There is also Rohinton Mistry’s ‘Swimming Lessons: Tales from Firozsha Baag’, a collection of short stories that revolves around a particular building in Mumbai rather than any central characters. I guess this is not dissimilar from Joyce’s ‘Dubliners’ but who am I to say. It is also a great example of postcolonial literature, having been written by an author who is neither white nor western educated. I feel this is important as typical lists of great writers and must-read books often focus upon a literary canon that is almost exclusively white and male – and there is no way that the talent lies simply with them. So I feel it is important to include such writers whenever looking to fill my mind with the works of the who’s who in the literary world.

This brings me to by next author – Margaret Attwood, I don’t think she needs any introduction and if she does use google. Unfortunately, I cannot remember which book I picked up but let’s just say that is is reasonably short.

I could keep going but listing the would be read books for summer may itself be too ambitious so I will just set down the ground rules:

  1. Books under 200 pages should be read in a single week.
  2. Books over 200 in two weeks.
  3. Academic books to be read in two weeks with some exceptions to be made.
  4. Every third book I will aim to read something outside of comfort zone. For example, genre fiction, commercial and pulpy crap that I would otherwise turn my nose up at, philosophy and maybe even an art book.

I also intend to write a poem every day, a short story a week and a blog post every week. Maybe that is too ambitious as I have already failed to meet the poetry rule since deciding upon it. But we shall see, at least it’s a rule that I can feel bad about breaking (kind of like my persistently lapsing vegetarianism!) anyway, it is there in (computer screen) print for all to see, so maybe that will be a motivating factor in getting it done.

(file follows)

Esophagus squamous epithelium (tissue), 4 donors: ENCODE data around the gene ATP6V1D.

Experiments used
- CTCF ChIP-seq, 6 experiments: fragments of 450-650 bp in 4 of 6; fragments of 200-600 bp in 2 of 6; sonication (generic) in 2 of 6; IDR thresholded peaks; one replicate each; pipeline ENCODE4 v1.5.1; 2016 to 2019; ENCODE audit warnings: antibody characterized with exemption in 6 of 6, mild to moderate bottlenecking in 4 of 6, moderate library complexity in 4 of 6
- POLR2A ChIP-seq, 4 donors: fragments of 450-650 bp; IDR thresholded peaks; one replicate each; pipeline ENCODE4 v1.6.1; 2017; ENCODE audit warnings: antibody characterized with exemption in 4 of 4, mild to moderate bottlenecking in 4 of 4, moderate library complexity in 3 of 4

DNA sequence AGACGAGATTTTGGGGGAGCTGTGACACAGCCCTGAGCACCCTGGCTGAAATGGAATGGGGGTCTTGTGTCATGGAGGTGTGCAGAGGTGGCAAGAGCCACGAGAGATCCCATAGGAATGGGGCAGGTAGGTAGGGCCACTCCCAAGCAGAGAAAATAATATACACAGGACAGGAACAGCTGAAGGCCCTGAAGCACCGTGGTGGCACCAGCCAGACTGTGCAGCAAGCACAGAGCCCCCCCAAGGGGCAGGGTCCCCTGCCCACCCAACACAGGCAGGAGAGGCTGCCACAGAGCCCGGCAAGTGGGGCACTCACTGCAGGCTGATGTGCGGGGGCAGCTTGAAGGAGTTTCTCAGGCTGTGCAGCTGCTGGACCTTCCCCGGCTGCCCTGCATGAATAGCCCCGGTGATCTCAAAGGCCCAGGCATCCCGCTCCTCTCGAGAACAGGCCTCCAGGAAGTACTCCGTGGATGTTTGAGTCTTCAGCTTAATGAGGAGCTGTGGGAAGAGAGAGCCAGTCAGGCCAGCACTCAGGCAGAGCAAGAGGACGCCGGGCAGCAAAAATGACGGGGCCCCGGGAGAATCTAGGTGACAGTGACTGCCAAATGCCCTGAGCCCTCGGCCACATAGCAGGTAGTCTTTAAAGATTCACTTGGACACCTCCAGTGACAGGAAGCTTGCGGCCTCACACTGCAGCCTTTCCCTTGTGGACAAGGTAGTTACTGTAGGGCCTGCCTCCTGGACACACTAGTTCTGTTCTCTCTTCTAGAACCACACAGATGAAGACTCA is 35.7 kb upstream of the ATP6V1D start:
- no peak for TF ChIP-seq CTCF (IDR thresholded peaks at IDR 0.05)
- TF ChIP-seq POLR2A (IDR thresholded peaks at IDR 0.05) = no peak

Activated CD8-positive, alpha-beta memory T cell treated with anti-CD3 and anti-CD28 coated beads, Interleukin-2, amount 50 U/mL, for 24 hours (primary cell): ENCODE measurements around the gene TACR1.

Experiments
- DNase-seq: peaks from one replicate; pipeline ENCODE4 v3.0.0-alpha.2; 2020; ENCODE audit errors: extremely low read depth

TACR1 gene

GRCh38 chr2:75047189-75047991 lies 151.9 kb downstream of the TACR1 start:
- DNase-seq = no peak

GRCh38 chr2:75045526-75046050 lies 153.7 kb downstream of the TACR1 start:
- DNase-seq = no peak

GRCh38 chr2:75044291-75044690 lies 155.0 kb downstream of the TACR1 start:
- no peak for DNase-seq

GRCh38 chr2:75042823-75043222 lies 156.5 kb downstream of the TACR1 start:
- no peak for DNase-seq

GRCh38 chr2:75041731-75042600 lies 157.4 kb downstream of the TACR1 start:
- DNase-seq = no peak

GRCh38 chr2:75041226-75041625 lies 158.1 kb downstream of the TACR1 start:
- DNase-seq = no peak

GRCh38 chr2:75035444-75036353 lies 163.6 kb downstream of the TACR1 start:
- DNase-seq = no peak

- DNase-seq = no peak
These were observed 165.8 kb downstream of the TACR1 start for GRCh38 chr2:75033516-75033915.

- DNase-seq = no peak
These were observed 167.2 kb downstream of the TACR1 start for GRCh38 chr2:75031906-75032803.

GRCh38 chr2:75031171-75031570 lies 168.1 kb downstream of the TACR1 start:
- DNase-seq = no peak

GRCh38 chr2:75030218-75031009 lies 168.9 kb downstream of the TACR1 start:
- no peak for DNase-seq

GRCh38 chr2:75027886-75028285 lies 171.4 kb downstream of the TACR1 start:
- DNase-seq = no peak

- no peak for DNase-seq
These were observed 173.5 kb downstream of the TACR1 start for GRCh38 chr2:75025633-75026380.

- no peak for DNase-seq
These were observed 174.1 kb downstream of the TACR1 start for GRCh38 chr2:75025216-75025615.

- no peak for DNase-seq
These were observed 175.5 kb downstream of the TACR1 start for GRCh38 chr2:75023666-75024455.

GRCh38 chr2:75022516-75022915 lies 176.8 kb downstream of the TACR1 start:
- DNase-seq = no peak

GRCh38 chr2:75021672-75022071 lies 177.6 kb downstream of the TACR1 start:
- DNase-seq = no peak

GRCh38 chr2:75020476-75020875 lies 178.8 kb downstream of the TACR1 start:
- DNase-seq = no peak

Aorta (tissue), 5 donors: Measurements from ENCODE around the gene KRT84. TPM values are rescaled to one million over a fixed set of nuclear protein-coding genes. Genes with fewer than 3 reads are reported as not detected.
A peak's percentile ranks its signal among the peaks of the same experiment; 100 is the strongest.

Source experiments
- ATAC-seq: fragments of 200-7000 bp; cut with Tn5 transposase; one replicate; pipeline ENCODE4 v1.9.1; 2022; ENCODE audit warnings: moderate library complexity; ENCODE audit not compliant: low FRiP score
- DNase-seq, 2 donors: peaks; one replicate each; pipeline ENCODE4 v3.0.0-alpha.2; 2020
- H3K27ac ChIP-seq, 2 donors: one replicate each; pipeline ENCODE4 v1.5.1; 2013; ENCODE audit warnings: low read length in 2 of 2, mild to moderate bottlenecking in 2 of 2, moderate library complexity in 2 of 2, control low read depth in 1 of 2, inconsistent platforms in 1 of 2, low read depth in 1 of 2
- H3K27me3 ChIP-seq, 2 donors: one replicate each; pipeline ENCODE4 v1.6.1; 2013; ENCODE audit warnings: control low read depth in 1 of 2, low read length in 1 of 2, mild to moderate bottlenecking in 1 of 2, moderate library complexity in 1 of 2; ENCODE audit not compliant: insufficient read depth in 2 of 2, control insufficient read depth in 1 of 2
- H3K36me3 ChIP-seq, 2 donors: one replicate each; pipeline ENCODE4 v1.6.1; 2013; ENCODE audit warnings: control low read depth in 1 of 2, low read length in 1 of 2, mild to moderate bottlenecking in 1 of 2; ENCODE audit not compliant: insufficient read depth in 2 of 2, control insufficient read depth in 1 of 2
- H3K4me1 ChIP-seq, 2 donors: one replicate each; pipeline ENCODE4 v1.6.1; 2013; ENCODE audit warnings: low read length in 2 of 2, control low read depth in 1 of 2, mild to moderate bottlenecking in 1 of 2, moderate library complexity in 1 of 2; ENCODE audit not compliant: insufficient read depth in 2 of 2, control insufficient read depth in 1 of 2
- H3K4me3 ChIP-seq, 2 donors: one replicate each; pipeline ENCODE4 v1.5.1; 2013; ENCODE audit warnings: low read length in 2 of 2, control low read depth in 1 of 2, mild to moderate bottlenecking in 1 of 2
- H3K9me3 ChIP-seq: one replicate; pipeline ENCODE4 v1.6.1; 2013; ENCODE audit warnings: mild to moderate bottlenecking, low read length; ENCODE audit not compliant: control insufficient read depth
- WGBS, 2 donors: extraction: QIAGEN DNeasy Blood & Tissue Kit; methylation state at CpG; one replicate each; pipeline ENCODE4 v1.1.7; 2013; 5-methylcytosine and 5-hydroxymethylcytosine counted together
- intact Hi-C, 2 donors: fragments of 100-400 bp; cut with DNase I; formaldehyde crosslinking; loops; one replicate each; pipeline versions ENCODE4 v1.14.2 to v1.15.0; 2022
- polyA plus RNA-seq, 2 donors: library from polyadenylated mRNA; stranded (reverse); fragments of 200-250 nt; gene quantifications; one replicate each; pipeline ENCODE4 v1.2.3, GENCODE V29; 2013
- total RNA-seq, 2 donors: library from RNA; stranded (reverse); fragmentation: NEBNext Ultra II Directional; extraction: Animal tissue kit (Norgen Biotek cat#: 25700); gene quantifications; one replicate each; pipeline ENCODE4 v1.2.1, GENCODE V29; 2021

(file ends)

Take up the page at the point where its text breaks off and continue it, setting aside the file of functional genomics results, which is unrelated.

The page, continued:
Hopefully I can share it all with you soon.

My Cinematic Education and the New Terror Laws

So about a month back I wrote an article and submitted it to the Grapeshot magazine for publication, the monthly theme of the magazine was pop culture and it was immediately following the newly proposed terror laws. The article got rejected. Right now I am convincing myself that it is because the content was too provocative and they didn’t have the literary kahunas to publish it. This is the version with a couple of the more enjoyable filler elements chopped out in order to fit the word count. As I don’t have a professional editor checking my blog posts before I publish them I should probably revise and edit any errors that I may have glossed in the wee hours that I wrote the article up, however I am way too lazy right now and will instead delegate that role to any readers.

There is a lot of useful stuff that we as individuals within a society learn from movies and film. I’m not just talking about documentaries and those gaudy films substitute teachers used to show you in Year 8, I mean the ones with soppy romances, heads being chopped off and superheroes clad in lycra so tight that even you’re mum would be embarrassed to wear it. These films shape our culture, values and allow us to orient ourselves within a complex society. They tell us what to hold dear and what to fear what to love and even sometimes what to hate.